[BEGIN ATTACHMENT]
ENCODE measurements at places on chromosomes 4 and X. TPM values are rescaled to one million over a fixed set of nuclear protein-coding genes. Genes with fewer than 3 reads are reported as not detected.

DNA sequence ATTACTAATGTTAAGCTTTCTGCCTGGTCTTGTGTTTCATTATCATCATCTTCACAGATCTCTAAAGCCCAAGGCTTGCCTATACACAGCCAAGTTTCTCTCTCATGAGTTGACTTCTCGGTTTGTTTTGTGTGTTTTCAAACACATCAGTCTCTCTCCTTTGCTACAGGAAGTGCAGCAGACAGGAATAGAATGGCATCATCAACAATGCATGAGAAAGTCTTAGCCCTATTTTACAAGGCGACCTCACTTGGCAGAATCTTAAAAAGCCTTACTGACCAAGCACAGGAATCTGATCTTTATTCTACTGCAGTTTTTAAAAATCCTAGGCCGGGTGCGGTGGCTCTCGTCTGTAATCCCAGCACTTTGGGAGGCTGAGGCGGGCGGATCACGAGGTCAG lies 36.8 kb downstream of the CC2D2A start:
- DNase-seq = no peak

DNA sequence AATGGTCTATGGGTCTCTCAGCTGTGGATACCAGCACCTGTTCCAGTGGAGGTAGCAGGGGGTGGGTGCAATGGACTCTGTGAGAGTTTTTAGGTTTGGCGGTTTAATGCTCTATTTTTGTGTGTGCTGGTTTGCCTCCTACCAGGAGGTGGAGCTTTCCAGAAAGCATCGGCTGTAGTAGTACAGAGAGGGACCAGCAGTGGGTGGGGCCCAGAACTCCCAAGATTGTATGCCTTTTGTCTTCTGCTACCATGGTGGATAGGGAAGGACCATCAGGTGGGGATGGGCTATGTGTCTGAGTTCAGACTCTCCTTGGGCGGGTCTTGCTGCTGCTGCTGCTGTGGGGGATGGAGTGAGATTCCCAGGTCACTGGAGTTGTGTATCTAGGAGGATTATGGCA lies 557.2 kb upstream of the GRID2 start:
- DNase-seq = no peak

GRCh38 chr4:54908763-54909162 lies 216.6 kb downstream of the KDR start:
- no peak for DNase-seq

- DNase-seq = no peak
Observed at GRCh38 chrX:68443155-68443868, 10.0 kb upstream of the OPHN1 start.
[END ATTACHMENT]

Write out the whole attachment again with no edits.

ENCODE measurements at places on chromosomes 4 and X. TPM values are rescaled to one million over a fixed set of nuclear protein-coding genes. Genes with fewer than 3 reads are reported as not detected.

DNA sequence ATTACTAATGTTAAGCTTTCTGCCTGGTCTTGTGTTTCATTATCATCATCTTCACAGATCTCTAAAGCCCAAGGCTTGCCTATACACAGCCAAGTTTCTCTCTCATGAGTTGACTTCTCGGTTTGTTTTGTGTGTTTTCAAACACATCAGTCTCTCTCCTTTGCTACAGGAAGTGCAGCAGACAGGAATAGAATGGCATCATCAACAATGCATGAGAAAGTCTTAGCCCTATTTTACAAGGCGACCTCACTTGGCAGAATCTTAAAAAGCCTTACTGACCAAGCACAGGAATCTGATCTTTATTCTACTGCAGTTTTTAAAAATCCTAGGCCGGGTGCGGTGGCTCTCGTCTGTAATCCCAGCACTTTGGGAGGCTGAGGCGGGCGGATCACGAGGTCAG lies 36.8 kb downstream of the CC2D2A start:
- DNase-seq = no peak

DNA sequence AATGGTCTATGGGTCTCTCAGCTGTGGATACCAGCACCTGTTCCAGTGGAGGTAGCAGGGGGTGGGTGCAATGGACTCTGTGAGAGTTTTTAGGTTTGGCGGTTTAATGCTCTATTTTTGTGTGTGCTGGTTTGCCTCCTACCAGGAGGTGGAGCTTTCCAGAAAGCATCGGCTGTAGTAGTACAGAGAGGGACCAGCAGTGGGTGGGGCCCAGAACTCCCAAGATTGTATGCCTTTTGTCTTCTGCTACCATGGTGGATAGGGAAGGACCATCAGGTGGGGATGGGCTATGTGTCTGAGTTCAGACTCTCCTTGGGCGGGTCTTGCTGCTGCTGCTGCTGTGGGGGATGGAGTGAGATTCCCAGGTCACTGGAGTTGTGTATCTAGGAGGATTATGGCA lies 557.2 kb upstream of the GRID2 start:
- DNase-seq = no peak

GRCh38 chr4:54908763-54909162 lies 216.6 kb downstream of the KDR start:
- no peak for DNase-seq

- DNase-seq = no peak
Observed at GRCh38 chrX:68443155-68443868, 10.0 kb upstream of the OPHN1 start.